There’s More to Olympics Music Than John Williams Compositions
Posted on Tuesday, February 4, 2014
As the Sochi 2014 Olympic Winter Games unfold in Russia February 7–23, attention will focus on speed skating, ski jumping and ice dancing, among other sports. But during the cold weather sports smorgasbord, another key element of the 22nd Winter Olympic Games will be events that celebrate the arts.
2012 was the Year of Music in Russia, and the Sochi 2014 Cultural Olympiad will continue to explore music as well as cinema, visual arts and museums.
William Guegold, the North Central President of the National Association for Music Education (NAfME), knows well how music and Olympic sport have intertwined since the latter’s beginnings.
He is the author of the book 100 Years of Olympic Music and was awarded the “Olympic Order” by the International Olympic Committee in 2000 for his research on Olympic Music. He is Professor Emeritus at The University of Akron in Ohio.
Guegold shares some historical nuggets:
- The current Olympic Hymn was written by Spiros Samaras in 1896. However, for the 1936 Games in Berlin, Richard Strauss wrote an Olympic Hymn. It was only used once.
- Leonard Bernstein wrote an Olympic Hymn commissioned by the German Olympic Committee. But it has never been performed at an Olympic Games.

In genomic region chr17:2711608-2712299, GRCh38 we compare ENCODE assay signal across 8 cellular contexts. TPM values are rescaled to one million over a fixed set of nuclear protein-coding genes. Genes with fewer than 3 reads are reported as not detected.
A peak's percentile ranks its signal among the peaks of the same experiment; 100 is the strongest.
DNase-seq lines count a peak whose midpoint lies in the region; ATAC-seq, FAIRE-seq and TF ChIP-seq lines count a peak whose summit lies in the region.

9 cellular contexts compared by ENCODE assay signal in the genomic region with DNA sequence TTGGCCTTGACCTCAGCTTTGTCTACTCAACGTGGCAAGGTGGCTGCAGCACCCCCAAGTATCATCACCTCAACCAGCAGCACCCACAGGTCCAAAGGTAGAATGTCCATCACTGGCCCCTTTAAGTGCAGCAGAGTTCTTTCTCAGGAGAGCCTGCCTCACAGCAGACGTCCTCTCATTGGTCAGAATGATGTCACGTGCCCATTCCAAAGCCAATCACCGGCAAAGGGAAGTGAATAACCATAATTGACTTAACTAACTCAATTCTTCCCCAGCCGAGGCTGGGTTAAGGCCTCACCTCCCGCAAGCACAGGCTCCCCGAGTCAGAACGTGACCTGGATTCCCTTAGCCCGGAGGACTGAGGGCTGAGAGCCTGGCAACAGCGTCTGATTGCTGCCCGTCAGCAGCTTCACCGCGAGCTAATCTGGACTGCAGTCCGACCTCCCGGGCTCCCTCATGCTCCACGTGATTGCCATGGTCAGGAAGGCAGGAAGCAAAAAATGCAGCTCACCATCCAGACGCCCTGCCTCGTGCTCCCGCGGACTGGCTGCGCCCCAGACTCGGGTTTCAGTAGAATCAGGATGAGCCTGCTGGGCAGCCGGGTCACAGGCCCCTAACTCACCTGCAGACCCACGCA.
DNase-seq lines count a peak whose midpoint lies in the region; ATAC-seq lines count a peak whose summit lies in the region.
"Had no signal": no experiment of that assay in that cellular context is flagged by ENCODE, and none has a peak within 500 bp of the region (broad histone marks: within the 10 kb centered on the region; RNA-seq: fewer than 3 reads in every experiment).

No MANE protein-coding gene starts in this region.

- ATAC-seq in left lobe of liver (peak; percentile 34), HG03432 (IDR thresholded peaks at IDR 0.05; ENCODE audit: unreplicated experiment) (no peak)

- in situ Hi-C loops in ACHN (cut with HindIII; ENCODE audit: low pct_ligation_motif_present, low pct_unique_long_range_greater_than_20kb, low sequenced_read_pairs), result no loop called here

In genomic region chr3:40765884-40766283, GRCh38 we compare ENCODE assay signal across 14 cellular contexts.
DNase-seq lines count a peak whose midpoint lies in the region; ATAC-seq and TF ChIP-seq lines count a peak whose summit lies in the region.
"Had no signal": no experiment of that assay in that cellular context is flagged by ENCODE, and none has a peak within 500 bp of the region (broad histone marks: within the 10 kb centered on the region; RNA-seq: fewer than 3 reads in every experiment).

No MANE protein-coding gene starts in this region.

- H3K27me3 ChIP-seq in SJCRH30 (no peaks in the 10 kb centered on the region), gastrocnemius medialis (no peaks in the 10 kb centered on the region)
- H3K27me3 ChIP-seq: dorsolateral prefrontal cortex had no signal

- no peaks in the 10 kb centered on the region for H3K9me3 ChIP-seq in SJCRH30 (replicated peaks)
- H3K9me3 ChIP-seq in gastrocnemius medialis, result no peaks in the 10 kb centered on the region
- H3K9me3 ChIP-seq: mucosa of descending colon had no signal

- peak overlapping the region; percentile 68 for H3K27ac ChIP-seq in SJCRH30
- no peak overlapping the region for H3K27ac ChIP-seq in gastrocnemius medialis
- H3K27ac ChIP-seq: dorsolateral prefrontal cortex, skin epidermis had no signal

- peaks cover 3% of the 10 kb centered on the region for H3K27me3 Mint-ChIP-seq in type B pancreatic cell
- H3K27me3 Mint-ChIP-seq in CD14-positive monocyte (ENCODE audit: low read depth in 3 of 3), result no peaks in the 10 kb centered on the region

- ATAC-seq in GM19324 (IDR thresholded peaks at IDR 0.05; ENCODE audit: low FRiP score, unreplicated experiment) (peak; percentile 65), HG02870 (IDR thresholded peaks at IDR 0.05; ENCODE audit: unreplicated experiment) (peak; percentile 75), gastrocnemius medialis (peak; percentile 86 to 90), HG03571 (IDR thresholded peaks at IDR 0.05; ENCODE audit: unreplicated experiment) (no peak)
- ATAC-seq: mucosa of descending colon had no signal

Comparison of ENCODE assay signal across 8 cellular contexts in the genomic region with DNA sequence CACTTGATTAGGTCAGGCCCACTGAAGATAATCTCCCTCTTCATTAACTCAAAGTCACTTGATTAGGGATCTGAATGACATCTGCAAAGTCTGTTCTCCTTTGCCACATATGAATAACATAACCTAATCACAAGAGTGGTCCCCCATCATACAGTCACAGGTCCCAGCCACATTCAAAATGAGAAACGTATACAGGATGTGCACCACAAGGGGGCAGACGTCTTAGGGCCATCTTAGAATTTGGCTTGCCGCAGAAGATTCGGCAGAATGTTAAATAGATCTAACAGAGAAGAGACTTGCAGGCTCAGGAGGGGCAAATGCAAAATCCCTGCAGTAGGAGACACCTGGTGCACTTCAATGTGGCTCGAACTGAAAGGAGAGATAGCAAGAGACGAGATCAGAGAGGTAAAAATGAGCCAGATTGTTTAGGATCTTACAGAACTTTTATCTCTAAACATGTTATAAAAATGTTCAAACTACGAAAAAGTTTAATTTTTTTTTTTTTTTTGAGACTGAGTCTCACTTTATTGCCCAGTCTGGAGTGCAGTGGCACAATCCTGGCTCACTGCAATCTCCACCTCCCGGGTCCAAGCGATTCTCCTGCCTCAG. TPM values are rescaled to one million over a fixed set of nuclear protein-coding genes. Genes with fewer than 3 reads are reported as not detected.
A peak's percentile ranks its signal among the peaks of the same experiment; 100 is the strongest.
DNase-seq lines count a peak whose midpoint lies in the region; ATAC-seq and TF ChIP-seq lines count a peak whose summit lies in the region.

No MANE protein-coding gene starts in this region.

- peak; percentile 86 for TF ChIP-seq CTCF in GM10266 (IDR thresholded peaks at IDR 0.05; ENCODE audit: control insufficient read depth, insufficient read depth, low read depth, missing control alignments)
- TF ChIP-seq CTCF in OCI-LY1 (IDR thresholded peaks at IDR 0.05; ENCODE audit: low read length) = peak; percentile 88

Olympic Arts Competitions
- From 1912 until 1948, participants could enter the Olympic Games as an artist. From the beginning of the modern Games in 1896, it was the intention of founder Baron Pierre de Coubertin that the arts were to play an integral part in the Olympic competitions. Participants could receive medals in painting, drama, sculpture, literature, architecture, and music!
Stravinsky, Bartok, de Falla, Honegger, Dukas, Enseco and Ravel were among the members of the music judging committee at the Paris Games in 1924 . No medals were given that year. Tough panel, Guegold wonders?
- Czechoslovakian composer Josef Suk’s piece Toward a New Life won the Silver Medal at the 1932 Olympic Games in Los Angeles. That was the only music medal given that year.
- The first Olympic Gold Medal in Music was awarded to Ricardo Barthelemy from Italy for his Triumphal Olympic March (1912).
- The US Marine Band, “The President’s Own,” was the official band at the Squaw Valley Olympics in 1960.
- The US Army Herald Trumpets have performed at numerous US Olympic Games, including Salt Lake City in 2002.
- Beethoven’s 9th Symphony theme “Ode to Joy” is performed at many Olympic opening ceremonies.
- “Chariots of Fire” was written for the movie, and then used at the Olympics.
- Shostakovich’s Festive Overture was the theme song for the Moscow Games in 1980 (listen for it in Sochi in February).
Photos by William Guegold
Roz Fehr, NAfME managing editor for news, February 4,. 2014. © National Association for Music Education (NAfME.org)